In conclusion

The human tragedy brought about by the war is great. War in Europe makes no sense whatsoever. The impact of the war and subsequent sanctions will be felt in Russia while its economy staggers towards an unknown future. At the same time, the spill-over effects of the sanctions are also being reflected elsewhere in Europe. The market economy is likely to prove itself while the role of governments will grow in many areas and the position of the EU will be strengthened.

The writer is VER's CEO Timo Löyttyniemi.

TLö blogi 2020

Recent posts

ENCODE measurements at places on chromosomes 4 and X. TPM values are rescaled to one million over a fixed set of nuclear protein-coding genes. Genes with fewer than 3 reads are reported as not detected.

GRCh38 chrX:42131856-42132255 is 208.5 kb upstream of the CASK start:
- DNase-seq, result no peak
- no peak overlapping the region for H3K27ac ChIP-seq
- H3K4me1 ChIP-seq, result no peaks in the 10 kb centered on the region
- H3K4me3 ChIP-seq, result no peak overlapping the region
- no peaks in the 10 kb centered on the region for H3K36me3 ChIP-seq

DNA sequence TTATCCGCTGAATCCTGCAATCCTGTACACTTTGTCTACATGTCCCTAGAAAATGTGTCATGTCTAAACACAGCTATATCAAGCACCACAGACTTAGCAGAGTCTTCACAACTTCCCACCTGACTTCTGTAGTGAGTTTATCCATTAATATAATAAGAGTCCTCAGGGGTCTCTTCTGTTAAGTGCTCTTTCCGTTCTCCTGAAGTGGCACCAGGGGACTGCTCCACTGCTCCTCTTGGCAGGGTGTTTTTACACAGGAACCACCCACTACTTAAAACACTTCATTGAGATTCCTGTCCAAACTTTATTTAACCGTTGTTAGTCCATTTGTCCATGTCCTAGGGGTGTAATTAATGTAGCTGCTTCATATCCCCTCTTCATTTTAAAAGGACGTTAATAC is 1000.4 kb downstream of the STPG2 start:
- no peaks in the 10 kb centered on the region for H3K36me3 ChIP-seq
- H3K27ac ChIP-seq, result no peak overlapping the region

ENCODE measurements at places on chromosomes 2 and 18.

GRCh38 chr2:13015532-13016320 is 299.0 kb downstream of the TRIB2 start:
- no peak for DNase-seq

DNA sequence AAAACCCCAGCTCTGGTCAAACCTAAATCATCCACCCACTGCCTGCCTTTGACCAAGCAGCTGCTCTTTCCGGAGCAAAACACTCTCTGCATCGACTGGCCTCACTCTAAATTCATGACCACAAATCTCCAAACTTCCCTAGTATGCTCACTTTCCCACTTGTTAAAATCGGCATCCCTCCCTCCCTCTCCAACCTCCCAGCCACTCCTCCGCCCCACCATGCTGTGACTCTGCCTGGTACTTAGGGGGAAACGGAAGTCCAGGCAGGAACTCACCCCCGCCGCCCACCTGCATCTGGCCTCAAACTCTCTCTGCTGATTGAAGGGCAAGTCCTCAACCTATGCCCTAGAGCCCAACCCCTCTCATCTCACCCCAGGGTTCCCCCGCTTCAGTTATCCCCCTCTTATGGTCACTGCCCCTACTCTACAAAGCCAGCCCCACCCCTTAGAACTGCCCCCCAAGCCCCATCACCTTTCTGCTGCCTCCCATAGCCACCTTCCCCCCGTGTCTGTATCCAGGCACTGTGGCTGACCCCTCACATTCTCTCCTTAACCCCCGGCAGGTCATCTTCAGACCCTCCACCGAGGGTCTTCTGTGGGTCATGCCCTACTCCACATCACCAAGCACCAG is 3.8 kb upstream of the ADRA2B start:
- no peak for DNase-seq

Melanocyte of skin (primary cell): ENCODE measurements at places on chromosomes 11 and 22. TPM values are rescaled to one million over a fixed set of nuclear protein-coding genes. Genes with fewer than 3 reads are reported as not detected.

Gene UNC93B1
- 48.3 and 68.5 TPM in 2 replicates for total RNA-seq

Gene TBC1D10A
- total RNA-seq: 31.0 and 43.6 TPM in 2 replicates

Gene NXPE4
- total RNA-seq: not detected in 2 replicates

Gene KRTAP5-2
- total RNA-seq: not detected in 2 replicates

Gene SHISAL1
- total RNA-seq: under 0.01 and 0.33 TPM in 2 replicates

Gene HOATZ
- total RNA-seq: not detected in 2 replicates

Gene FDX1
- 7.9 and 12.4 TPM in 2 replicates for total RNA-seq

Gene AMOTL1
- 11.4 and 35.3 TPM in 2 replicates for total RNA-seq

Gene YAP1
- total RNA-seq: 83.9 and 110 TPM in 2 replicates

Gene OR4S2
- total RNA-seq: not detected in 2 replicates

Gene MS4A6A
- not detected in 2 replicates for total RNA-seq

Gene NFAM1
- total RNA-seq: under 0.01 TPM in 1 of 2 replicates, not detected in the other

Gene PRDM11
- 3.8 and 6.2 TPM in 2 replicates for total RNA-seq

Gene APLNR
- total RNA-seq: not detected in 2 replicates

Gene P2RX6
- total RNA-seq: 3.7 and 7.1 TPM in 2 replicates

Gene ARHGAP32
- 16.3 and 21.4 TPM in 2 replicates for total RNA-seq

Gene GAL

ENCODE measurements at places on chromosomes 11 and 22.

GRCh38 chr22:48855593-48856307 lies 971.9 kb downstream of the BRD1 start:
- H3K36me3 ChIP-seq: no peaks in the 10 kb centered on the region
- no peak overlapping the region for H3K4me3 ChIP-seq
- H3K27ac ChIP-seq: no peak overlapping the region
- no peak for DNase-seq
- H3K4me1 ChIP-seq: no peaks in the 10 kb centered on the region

acceleration active investing added value AI alternative investments asset classes austerity measures authoritarian governments baby boom baseline capitalism carbon border tax carbon emissions carbon footprint carbon intensity carbon neutrality carbon risk carbon tax carbon-neutral economy carbon-neutrality central banks circular economy climate change climate commitments climate crisis CO2 emissions collateral commercial paper market commodities concentrated markets contingency plan contrarian corona crisis coronavirus coronavirus crisis countermeasures covid crisis covid economy crises crisis crypto currencies currencies debt burden debt structures decision-making defence industry defence technology democracy demographic trends demography dependency ratio depression derivatives development digital money digitalisation dilution disease monitoring system diversification ECB economic competition economic development economic growth economic policy economic system economy effective treatment electricity exchanges emergency measures employment figures energy export energy exports energy imports energy prices energy war environmental policy equity market equity markets escalation ESG EU euribor exchange rates expected returns external borrowing FAAMG Fed financial crisis financial market financial markets financial stability fiscal policy fixed income investments fixed-income investments forecasting fossil fuels free trade funding ratio geopolitics global trade globalisation globalization government debt government finances green technology green transition growth healthcare systems hedge funds illiquid assets increase in prices indebtedness index investing index weighting indices inflation institutional investor institutional investors interest level interest rate interest rate level interest rates internal market international trade investment beliefs investment environment investment returns investment risk investments investments contribution approach level of risk liberalism long-term return low-carbon economy market crash market economy market forces market interest rate market movements market portfolio market rallies market reaction megatrends miracle momentum monetary policy ownership policy pandemic pension investments pension investors pension liability pension promise pension system pension systems planning political decision-making portfolio structure positive side effect predatory traders pre-funding preparedness presidential elections price fall private equity private markets protectionism real estate investment real estate investments real estate market real estate sector recession regulation renewable energy renewable natural resources rescue packages responsibility restrictions returns on investments risk bearer risk level risk management risk profile Russia sanctions scenarios security investments short squeeze sovereign debt spill-over effect stagflation state state ownership stimulation stimulation packages stock market stock markets stock prices stock-exchange markets stocks strategic allocation strategic autonomy strategy success support measures supportive actions sustainability taxation the leading powers timeframe for liabilities timing totalitarianism transition risk uncertainty venture capital virus war war of aggression welfare state